I saw the cover of this book at the library and did a double take. Mary Renault? The Mary Renault who wrote The King must Die, The Bull from the Sea and other historicals which I read when I was young and now can’t remember much about? I had no idea she'd written anything like this.
The Friendly Young Ladies was published in 1944 but is set before the war. In an afterword written forty years later, Renault says that she and a friend had laughed at Radclyffe Hall’s The Well of Loneliness with its ‘impermissable allowance of self-pity, and its earnest humourlessness’. She wanted to write something more positive about people’s sexual choices and praises Extraordinary Women by Compton Mackenzie because it’s funny; I now want to read this.
The story begins in Cornwall with dreamy Elsie, seventeen, who lives at home with her constantly bickering parents. She has a sister, ten years’ older, who left and is never spoken of; Elsie assumes she must have run off with a man. A failure at school, Elsie does nothing but mope around in a world of her own, reading romantic novels. Then she gets ill and is treated by a handsome young locum, Peter. Peter is genuinely a good doctor but has the unfortunate belief that he understands female psychology and can cure women’s problems. Of course Elsie falls in love with him and as a result of his talks, discovers her sister’s address and runs off to join her.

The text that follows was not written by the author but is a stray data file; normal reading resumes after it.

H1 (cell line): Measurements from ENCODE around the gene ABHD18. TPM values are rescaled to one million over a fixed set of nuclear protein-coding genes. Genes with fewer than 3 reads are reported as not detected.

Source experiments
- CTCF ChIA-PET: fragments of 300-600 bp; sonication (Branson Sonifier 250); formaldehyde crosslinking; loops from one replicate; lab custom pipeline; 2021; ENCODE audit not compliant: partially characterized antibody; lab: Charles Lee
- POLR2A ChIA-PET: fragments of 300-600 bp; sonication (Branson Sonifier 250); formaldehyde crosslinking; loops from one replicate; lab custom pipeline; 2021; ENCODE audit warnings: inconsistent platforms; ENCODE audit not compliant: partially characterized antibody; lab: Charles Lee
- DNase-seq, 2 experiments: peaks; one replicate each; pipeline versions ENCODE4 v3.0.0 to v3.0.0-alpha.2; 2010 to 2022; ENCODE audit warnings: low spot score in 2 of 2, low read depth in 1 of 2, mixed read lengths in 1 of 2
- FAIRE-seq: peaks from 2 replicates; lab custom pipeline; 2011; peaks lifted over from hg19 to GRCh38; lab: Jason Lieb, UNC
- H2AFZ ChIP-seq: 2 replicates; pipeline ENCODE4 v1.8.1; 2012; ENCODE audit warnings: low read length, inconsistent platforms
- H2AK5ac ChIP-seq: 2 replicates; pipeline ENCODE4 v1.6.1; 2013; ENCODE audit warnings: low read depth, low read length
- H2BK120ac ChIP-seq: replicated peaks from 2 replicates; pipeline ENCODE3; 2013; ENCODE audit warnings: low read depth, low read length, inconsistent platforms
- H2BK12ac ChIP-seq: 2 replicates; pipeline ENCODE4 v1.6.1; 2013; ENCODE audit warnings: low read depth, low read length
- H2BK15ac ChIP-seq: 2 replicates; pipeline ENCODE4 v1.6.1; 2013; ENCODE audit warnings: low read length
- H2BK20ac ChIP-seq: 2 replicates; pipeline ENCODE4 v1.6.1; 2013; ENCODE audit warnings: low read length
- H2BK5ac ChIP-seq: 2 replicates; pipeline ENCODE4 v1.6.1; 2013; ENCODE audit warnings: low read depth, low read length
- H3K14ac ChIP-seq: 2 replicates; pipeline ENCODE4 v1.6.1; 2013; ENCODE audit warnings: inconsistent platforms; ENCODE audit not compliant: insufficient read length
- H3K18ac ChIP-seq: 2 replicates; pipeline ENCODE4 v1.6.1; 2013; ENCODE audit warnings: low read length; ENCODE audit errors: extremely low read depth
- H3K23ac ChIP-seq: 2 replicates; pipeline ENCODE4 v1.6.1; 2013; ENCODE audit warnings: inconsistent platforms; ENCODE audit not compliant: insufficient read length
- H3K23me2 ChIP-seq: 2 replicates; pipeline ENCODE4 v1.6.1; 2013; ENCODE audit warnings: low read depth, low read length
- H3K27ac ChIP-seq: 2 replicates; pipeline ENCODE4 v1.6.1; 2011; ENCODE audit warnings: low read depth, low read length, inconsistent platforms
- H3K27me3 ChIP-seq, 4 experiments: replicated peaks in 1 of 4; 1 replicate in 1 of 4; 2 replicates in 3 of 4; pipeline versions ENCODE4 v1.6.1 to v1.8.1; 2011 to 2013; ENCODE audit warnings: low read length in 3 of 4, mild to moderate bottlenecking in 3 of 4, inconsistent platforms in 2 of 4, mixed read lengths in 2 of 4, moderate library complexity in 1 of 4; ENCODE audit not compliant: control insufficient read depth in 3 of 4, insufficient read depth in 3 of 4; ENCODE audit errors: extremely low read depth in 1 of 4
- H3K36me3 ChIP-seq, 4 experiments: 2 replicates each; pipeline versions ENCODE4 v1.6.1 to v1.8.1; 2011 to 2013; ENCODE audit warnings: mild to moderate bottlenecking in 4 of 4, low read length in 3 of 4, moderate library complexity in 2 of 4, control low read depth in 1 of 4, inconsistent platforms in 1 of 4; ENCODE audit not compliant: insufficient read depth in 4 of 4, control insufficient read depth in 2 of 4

The scene now moves to Mawley (Henley?) where boyish sister Leo turns out to be living on a houseboat with her pretty friend Helen. Elsie takes it for granted that the older women will look after her and they do, up to a point. She’s so naïve and divorced from reality that she fails to appreciate the ambiguities in the relationships around her. Leo and Helen share a room. Leo seems very close to fellow (male) writer Joe. Then Peter turns up and both Leo and Helen are attracted, in spite of seeing through him. So it goes on: Joe and Leo, Leo and Helen, Helen and another man, Leo and Peter, Peter and Helen. What of Elsie and Peter? The drippy girl is eventually disillusioned and it’s to be hoped she grows up.
I enjoyed the social comedy of the first half of this book. Then it went off the boil and I found the pages and pages of analysis of people’s feelings and motives rather wearing. I couldn’t like Leo as much as the author did and Renault herself wrote of ‘the silliness of the ending’. It’s a curiosity, though, and I’m glad I read it.